With the 1,200 ring circus known as SEC Media Days out of the way, we can finally turn our full attention to the on-field prospects rather than the off-field antics of a certain number of players. While the official start of the season may be a number of weeks away, fans around the conference, and particularly in the Commonwealth, are looking forward to new beginnings. However, these new beginnings will bring about something very familiar for Kentucky fans; the pass happy offense known as the “Air Raid.” Points and pass yards are trademarks of this particular system, but much like the spread offense, every coach has their own definition of the system and implements their personality into the offense. Neal Brown is no different as his version of the Air Raid reflects his individual preferences and the coaches he served under. Often times, people hear “Air Raid” or “Spread Offense” and assume those particular systems are identical, but this isn’t the case, not even close. Because of this, I observed hundreds of offensive plays from both Neal Brown’s Texas Tech offense and the Mumme/Leach Kentucky offenses to compare and contrast the styles of play.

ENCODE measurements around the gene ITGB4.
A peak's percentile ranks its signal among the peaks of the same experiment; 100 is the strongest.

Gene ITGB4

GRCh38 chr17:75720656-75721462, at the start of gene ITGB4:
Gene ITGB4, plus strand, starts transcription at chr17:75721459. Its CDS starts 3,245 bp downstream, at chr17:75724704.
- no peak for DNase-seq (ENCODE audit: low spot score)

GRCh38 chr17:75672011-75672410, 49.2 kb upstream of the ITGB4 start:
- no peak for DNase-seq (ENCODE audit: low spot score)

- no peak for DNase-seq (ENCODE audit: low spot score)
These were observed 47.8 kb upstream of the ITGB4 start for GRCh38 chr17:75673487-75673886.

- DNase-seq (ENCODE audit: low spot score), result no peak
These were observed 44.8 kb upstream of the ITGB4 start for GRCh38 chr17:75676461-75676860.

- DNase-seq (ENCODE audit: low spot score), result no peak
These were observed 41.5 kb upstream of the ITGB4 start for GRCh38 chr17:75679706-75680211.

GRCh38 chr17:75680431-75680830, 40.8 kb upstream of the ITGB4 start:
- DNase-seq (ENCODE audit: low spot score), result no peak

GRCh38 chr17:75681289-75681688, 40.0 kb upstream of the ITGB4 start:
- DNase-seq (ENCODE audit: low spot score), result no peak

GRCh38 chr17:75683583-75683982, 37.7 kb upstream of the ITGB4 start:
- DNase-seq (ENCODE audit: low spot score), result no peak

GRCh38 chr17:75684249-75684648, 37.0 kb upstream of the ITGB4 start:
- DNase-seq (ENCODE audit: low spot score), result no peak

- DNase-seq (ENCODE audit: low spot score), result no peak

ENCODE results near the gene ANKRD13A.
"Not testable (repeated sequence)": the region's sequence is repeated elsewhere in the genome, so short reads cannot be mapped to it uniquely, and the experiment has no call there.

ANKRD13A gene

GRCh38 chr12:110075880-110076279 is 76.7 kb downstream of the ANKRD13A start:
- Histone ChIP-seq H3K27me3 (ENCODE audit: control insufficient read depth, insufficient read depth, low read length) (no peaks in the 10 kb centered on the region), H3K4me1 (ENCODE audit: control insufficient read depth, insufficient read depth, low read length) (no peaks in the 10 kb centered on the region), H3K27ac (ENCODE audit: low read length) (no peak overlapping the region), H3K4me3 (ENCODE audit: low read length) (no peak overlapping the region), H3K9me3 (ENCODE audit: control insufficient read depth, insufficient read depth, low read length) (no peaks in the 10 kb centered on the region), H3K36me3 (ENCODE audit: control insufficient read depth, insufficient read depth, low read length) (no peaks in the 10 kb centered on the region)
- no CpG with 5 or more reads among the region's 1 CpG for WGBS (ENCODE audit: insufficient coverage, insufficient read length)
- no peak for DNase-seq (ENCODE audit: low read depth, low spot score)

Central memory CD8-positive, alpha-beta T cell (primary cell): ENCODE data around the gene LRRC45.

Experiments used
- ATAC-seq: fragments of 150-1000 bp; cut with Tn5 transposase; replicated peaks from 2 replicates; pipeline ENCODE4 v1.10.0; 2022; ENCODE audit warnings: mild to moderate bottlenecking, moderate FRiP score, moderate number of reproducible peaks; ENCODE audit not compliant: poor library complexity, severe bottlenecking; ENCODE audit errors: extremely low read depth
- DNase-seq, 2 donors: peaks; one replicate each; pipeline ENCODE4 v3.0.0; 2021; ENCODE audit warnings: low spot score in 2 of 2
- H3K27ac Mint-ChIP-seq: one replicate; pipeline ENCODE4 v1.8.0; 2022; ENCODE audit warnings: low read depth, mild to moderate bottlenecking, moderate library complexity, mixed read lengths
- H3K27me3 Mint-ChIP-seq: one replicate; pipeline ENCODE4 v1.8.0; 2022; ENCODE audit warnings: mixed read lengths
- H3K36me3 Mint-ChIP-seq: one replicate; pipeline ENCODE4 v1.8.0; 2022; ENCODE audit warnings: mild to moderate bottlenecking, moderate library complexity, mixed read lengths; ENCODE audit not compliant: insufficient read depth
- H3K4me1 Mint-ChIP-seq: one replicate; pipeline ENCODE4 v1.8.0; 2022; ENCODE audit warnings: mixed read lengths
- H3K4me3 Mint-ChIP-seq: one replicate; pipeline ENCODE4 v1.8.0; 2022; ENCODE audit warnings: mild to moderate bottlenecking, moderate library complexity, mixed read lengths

Earlier this summer, I concluded that 77% of Neal Brown’s offensive play calls were run from some variation of the shotgun formation (mainly from Shotgun Spread and Shotgun Trips). 19% were run from the Pistol formation, while the other 4% were run from the Wildcat. From my observations, a vast majority of shotgun plays included five or six linemen, three to four wide receivers, and a running back to the quarterback’s side. Tight ends were also featured, but as a whole, the traditional wide receiver was used more often. The SEC will likely force Brown to utilize tight ends more often for blocking purposes, but we’ll see in time. Overall, Brown’s offense will spread the field in every formation, whether that be Shotgun, Pistol, or Wildcat. Examples of Texas Tech spreading the field through formations can be found here, here, and here.